For many years there’s been a fear of outsourcing in manufacturing. This fear comes from a time when companies were relocating outside of the U.S. to take advantage of cheaper labor and infrastructure. Once the Great Recession started on the slow path to recovery, a curious thing began to occur. Firms were still relocating, but into the old shells of factories that had recently gone out of business, or just across state borders. This type of “outsourcing” was new, but a great deal for the workforces in those areas. Contrary to what you might think, local economies were not the primary reason that so many firms took this path.
In this case, we’re not talking about plant safety, but the safety of the people living in the area and for the firm itself. Many areas once known for their cheap labor and low building and materials costs are now known for having some of the highest crime-rates in the country. The incentive for relocating is not monetary, so much as practical.
To kick start the economy and to lure firms back to the U.S., federal, state, and local governments are offering a wide variety of incentives, including tax breaks, grants, and low interest or subsidized loans. A business could gain enough in incentives to recover some of the high cost of staying in the U.S. versus relocating to another country.
When it comes to skilled labor, the costs of training foreign workforces can be high. The same is true of relocating qualified employees overseas to fill positions. Relocating locally, or within the U.S. gives firms access to already trained personnel who only have to learn the procedures used in a specific factory. Whatever the case, workforce costs are an expensive part of relocating. Added training costs for an entire workforce may just blow the budget.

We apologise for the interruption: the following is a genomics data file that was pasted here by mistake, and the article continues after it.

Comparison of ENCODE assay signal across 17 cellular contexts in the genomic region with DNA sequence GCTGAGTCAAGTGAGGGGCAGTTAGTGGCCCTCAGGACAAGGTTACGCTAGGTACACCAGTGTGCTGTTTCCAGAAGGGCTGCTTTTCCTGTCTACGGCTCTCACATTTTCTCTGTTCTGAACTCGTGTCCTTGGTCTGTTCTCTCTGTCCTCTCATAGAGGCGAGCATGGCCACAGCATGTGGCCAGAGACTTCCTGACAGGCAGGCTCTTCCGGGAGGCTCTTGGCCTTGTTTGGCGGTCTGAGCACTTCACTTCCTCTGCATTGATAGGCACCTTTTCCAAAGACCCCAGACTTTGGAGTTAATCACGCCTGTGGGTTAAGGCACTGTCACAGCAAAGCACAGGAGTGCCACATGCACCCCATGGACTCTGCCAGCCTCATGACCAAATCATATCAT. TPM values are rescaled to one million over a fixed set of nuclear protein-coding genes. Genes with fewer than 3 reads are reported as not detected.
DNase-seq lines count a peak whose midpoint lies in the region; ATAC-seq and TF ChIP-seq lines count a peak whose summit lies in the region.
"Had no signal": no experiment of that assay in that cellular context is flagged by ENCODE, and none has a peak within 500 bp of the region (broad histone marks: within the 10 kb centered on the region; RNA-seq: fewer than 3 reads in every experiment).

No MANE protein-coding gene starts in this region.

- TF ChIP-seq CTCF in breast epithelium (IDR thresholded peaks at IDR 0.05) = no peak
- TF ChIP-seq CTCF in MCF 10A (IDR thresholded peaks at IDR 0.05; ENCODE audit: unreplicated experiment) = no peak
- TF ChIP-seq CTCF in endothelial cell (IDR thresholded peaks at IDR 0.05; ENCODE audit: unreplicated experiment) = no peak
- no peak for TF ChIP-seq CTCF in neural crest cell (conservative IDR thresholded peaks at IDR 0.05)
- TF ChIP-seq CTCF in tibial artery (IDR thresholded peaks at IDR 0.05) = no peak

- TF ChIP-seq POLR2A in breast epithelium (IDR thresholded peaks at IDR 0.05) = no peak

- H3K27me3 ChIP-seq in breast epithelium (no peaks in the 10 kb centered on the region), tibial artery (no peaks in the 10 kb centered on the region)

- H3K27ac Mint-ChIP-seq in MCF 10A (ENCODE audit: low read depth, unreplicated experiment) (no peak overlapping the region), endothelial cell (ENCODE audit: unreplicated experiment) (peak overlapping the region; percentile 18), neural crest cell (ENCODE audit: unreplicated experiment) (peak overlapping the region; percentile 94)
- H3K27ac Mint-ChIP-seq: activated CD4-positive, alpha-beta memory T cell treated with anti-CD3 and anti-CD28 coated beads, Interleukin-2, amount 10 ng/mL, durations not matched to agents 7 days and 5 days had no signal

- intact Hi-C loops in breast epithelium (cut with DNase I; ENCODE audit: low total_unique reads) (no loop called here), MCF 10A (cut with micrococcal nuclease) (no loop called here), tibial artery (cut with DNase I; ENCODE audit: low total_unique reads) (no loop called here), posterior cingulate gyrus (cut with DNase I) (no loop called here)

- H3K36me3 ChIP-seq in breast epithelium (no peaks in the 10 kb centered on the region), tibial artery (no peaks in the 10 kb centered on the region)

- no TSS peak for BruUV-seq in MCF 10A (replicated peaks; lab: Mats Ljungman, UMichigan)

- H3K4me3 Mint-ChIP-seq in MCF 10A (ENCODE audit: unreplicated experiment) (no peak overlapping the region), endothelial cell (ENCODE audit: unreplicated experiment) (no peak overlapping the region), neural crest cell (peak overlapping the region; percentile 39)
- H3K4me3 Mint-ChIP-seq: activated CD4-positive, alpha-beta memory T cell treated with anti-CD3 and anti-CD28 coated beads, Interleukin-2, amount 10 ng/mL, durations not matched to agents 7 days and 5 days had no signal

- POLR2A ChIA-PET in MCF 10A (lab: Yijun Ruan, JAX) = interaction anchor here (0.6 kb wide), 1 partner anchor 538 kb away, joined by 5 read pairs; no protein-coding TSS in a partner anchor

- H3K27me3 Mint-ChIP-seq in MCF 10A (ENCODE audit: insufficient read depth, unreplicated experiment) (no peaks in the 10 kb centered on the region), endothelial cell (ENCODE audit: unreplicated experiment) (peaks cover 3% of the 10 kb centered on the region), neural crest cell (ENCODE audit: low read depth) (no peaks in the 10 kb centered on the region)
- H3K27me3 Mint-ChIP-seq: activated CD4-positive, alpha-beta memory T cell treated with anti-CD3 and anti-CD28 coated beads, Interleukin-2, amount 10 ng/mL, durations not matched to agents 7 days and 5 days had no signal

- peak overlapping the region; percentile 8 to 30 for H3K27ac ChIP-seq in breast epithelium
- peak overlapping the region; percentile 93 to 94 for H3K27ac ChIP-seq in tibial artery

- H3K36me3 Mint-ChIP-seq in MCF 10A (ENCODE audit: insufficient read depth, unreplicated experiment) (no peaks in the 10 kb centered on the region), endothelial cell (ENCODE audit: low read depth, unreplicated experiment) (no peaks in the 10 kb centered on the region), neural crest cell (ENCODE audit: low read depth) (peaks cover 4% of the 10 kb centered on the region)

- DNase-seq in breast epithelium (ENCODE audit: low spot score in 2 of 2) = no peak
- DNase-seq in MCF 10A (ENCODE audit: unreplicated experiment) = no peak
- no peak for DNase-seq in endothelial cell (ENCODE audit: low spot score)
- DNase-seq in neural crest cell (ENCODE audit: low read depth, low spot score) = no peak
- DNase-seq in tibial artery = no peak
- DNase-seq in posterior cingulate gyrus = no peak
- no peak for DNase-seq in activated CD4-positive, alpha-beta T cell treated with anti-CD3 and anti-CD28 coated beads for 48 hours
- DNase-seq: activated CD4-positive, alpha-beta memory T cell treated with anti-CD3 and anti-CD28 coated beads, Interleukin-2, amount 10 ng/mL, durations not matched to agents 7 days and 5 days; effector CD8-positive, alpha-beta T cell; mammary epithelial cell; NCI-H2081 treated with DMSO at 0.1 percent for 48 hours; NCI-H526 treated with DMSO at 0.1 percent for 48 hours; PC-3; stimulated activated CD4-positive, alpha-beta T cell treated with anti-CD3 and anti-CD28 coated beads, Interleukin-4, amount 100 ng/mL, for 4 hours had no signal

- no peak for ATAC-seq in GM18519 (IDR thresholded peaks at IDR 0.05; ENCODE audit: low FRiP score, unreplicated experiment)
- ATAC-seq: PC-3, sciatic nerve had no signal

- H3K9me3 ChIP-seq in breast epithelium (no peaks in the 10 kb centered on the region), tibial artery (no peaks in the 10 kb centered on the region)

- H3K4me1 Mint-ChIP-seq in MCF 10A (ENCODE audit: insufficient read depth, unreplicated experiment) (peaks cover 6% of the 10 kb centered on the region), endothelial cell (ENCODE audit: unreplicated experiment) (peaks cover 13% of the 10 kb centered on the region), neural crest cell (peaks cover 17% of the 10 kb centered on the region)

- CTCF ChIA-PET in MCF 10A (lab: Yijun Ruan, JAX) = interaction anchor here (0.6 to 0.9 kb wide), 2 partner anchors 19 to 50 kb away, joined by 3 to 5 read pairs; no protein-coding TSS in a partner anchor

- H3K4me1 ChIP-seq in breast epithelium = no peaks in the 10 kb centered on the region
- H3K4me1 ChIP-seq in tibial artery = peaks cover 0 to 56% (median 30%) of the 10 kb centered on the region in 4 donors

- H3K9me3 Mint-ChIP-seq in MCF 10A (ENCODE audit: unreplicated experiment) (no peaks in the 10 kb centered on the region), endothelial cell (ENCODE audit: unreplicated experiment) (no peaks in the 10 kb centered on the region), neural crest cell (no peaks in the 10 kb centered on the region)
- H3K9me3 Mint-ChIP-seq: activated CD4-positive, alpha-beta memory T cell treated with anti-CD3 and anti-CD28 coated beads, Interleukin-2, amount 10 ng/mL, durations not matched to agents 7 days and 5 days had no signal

When making a decision whether or not to move a plat, management must also consider severance costs. Employees who are let go and not rehired may need to be compensated. Severance payments, including pensions and post-employment costs, can take a huge chunk out of a relocation budget.
Instead of moving out of the country to save on labor costs but incur other expenses, many American firms are deciding to stay put. In doing so, they are helping the manufacturing industry keep and create jobs, and will take advantage of some savings of their own.